Personally, I loved using the game as a pedometer! It kept me in great shape. Endlessly running through the neighborhood and shopping centers felt as true to the core gameplay loop of Pokemon as you can get. Only, there was slightly less animal violence.

Then, July came to a close. One night, I stopped in late to see my grandfather who lived in town, Popop. We had open plans to visit a 24-hour bakery in Charlotte called Amelie’s. Unfortunately, he passed in his sleep sometime before I arrived. 

Between that night and the funeral, the girl I had been seeing ended things over text. The next week, I played that show I had booked while I was in New York. Due to similar circumstances in the other bandmates’ lives, the band immediately disbanded. 

After a month of riding high, things crashed spectacularly. My enthusiasm for Pokemon Go died amid the chaos and depression of the time. I didn’t feel like running. I didn’t want to see people out, people together. It’s no exaggeration that week in August took years to recover from. Not just emotionally. Regaining the sense of momentum I felt that summer took time. Pokemon Go forever resides in my memory as the pop-culture phenomenon that coincides with that period of my life.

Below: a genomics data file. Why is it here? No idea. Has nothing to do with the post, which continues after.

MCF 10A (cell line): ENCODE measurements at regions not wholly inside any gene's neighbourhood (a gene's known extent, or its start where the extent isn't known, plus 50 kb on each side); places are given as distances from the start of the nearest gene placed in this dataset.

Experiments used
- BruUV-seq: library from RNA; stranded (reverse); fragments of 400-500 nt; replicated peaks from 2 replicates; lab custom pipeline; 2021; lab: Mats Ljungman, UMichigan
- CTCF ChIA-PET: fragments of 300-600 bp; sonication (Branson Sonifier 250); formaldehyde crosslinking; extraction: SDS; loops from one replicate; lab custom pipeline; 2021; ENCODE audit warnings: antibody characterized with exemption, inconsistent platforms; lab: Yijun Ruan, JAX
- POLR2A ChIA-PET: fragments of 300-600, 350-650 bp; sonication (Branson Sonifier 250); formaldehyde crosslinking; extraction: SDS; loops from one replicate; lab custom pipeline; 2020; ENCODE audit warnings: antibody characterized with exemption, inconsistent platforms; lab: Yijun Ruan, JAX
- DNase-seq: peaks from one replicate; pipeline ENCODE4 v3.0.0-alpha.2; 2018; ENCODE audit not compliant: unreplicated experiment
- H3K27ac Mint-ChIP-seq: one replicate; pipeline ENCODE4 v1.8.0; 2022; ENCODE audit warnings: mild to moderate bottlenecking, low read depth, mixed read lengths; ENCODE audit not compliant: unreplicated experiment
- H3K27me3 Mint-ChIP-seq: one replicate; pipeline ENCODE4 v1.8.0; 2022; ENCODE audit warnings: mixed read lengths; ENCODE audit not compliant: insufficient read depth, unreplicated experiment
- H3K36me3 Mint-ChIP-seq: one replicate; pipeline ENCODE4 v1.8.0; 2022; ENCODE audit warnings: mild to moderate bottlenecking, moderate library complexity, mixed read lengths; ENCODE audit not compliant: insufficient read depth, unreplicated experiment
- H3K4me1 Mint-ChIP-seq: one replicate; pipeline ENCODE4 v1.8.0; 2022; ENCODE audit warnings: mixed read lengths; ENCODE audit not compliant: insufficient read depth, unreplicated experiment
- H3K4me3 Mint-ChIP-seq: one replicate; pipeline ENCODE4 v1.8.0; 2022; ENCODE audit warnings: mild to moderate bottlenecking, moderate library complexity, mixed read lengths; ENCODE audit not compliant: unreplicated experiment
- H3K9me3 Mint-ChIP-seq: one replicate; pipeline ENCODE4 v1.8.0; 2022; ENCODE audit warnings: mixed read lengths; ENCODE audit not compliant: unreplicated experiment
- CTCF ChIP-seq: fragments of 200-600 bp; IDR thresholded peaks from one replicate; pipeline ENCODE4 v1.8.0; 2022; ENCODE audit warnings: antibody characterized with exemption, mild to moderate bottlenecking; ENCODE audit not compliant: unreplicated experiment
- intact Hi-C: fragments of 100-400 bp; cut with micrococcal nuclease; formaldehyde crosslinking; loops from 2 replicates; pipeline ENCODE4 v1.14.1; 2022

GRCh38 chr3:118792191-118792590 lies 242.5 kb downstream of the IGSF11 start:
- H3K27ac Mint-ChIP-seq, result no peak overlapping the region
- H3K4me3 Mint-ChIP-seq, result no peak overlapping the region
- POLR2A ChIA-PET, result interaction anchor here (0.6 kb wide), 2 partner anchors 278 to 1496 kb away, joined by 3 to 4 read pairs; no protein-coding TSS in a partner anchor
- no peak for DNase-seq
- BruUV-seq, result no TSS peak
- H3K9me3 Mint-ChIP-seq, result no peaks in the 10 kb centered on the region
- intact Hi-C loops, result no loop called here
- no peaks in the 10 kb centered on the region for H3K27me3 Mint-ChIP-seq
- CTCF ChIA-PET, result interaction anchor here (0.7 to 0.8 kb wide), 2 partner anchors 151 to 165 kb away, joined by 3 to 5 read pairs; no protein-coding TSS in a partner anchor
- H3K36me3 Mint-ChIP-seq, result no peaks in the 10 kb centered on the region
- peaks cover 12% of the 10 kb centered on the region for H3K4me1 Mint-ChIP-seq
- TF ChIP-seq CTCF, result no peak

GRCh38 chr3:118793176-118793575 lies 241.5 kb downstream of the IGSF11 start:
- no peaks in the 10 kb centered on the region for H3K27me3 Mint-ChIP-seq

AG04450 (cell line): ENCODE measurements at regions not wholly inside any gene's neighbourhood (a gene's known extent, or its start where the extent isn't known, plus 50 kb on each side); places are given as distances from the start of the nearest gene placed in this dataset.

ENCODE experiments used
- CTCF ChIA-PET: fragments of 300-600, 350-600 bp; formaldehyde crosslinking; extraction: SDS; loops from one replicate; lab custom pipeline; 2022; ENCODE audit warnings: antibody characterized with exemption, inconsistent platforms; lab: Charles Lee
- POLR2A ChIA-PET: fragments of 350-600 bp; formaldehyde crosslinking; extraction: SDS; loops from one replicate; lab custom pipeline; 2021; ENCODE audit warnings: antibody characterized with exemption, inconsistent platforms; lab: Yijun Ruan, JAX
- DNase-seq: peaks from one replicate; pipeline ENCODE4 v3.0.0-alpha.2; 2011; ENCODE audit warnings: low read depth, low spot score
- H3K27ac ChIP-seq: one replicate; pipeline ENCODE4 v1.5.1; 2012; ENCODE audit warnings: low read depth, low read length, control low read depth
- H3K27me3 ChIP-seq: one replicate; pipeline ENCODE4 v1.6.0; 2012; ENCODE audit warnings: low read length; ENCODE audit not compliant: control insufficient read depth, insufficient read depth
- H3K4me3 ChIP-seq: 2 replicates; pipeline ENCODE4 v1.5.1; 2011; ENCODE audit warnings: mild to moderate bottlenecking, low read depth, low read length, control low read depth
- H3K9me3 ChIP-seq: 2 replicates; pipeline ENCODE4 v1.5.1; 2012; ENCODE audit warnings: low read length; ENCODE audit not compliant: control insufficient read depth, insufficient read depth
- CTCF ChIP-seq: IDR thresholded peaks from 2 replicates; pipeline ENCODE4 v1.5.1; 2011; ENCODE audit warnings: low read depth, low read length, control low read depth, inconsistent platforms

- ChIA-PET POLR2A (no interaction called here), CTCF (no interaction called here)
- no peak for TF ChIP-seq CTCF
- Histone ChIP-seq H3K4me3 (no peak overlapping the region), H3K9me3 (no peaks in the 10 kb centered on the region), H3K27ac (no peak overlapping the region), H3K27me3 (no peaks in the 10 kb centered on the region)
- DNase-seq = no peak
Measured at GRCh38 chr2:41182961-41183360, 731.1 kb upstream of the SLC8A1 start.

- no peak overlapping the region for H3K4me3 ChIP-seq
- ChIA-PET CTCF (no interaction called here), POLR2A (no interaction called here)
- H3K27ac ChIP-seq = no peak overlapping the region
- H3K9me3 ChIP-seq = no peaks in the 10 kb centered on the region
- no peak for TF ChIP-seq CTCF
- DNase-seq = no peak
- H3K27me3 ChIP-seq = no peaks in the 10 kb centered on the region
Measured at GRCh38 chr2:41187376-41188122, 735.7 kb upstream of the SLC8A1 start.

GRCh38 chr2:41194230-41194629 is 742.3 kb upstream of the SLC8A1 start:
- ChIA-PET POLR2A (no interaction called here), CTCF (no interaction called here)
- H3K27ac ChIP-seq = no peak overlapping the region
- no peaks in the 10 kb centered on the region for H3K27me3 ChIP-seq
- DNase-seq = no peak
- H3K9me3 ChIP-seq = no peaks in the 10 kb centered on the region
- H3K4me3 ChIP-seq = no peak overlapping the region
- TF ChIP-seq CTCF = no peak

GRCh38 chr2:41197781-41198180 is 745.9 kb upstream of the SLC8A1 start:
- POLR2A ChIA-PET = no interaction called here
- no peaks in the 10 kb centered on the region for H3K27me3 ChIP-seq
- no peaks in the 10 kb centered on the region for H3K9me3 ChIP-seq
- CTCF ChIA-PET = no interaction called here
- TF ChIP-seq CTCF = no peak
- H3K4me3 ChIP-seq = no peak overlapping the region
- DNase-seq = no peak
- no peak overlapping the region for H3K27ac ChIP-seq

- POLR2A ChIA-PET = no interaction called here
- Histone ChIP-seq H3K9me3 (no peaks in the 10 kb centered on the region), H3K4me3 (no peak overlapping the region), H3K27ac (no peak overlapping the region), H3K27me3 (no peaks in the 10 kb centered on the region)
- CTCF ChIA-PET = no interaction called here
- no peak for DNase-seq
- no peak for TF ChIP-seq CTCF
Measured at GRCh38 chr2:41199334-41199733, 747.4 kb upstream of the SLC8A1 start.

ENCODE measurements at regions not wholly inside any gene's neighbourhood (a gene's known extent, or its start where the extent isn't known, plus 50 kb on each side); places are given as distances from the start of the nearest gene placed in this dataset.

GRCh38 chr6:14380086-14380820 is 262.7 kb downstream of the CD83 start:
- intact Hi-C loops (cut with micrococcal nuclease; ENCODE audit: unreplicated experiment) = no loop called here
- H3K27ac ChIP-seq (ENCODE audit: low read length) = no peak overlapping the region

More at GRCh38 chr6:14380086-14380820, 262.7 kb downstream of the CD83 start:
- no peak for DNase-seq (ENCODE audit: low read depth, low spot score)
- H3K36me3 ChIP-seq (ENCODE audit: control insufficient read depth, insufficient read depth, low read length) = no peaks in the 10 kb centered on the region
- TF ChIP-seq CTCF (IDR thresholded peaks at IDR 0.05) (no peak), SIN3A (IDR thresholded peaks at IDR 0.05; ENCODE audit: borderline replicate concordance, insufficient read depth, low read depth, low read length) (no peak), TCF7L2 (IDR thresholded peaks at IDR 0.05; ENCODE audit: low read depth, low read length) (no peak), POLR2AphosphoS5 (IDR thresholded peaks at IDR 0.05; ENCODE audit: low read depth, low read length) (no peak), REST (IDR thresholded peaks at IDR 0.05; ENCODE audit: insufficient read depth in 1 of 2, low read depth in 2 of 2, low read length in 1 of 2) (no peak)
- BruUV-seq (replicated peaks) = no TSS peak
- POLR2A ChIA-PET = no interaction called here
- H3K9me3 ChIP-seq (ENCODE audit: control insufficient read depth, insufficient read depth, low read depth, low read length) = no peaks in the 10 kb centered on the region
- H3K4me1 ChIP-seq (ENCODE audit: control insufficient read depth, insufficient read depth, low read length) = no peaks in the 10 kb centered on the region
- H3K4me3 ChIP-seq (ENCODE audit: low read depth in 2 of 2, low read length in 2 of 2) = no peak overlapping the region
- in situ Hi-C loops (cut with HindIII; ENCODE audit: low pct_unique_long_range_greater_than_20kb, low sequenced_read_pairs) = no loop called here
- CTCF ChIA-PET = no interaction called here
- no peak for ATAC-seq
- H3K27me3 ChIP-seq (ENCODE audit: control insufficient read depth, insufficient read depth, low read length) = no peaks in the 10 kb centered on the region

February 2020. After a couple rough years, I was quitting the worst job of my life (thanks for nothing, Target) to teach guitar full-time. Playing music, for a living. Then, wouldn’t you know it? COVID-19 struck! 

Boy did it. And the job I just went all-in on was at high risk of being yanked from under me. Reflecting now, I wonder if the sink or swim of the moment shocked me into a state of flow. One day, my boss and I devised a plan to transition the entire studio to a remote format. The next day, the admin team and teachers were executing that plan. We were infinitely fortunate. We never missed a single day of lessons.